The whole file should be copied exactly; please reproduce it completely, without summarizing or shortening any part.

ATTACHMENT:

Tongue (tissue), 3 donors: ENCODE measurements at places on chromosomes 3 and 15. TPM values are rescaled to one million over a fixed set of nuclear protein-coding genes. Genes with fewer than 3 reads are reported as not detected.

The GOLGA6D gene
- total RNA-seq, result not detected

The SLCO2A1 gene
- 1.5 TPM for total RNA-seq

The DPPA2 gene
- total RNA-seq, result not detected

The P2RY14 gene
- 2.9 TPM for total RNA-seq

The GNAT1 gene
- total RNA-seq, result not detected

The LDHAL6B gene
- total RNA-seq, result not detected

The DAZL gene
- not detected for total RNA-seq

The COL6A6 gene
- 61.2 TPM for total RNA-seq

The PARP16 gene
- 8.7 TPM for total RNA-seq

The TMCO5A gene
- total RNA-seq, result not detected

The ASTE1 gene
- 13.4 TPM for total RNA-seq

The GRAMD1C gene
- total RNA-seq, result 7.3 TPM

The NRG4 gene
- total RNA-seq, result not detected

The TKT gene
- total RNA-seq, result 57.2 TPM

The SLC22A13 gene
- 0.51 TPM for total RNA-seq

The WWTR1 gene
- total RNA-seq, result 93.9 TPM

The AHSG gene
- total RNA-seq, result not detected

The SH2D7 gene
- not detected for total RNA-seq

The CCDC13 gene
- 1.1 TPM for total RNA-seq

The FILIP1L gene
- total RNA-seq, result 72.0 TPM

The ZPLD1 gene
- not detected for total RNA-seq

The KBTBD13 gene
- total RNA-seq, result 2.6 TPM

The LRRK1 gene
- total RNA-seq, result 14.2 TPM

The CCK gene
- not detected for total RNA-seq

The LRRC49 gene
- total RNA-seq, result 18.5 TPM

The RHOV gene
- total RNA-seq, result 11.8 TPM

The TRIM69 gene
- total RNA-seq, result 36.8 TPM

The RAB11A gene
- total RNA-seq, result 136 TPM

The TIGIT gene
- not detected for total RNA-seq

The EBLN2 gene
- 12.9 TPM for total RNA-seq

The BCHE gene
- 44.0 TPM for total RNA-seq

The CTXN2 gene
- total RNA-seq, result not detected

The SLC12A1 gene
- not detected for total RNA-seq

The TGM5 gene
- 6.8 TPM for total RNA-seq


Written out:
Tongue (tissue), 3 donors: ENCODE measurements at places on chromosomes 3 and 15. TPM values are rescaled to one million over a fixed set of nuclear protein-coding genes. Genes with fewer than 3 reads are reported as not detected.

The GOLGA6D gene
- total RNA-seq, result not detected

The SLCO2A1 gene
- 1.5 TPM for total RNA-seq

The DPPA2 gene
- total RNA-seq, result not detected

The P2RY14 gene
- 2.9 TPM for total RNA-seq

The GNAT1 gene
- total RNA-seq, result not detected

The LDHAL6B gene
- total RNA-seq, result not detected

The DAZL gene
- not detected for total RNA-seq

The COL6A6 gene
- 61.2 TPM for total RNA-seq

The PARP16 gene
- 8.7 TPM for total RNA-seq

The TMCO5A gene
- total RNA-seq, result not detected

The ASTE1 gene
- 13.4 TPM for total RNA-seq

The GRAMD1C gene
- total RNA-seq, result 7.3 TPM

The NRG4 gene
- total RNA-seq, result not detected

The TKT gene
- total RNA-seq, result 57.2 TPM

The SLC22A13 gene
- 0.51 TPM for total RNA-seq

The WWTR1 gene
- total RNA-seq, result 93.9 TPM

The AHSG gene
- total RNA-seq, result not detected

The SH2D7 gene
- not detected for total RNA-seq

The CCDC13 gene
- 1.1 TPM for total RNA-seq

The FILIP1L gene
- total RNA-seq, result 72.0 TPM

The ZPLD1 gene
- not detected for total RNA-seq

The KBTBD13 gene
- total RNA-seq, result 2.6 TPM

The LRRK1 gene
- total RNA-seq, result 14.2 TPM

The CCK gene
- not detected for total RNA-seq

The LRRC49 gene
- total RNA-seq, result 18.5 TPM

The RHOV gene
- total RNA-seq, result 11.8 TPM

The TRIM69 gene
- total RNA-seq, result 36.8 TPM

The RAB11A gene
- total RNA-seq, result 136 TPM

The TIGIT gene
- not detected for total RNA-seq

The EBLN2 gene
- 12.9 TPM for total RNA-seq

The BCHE gene
- 44.0 TPM for total RNA-seq

The CTXN2 gene
- total RNA-seq, result not detected

The SLC12A1 gene
- not detected for total RNA-seq

The TGM5 gene
- 6.8 TPM for total RNA-seq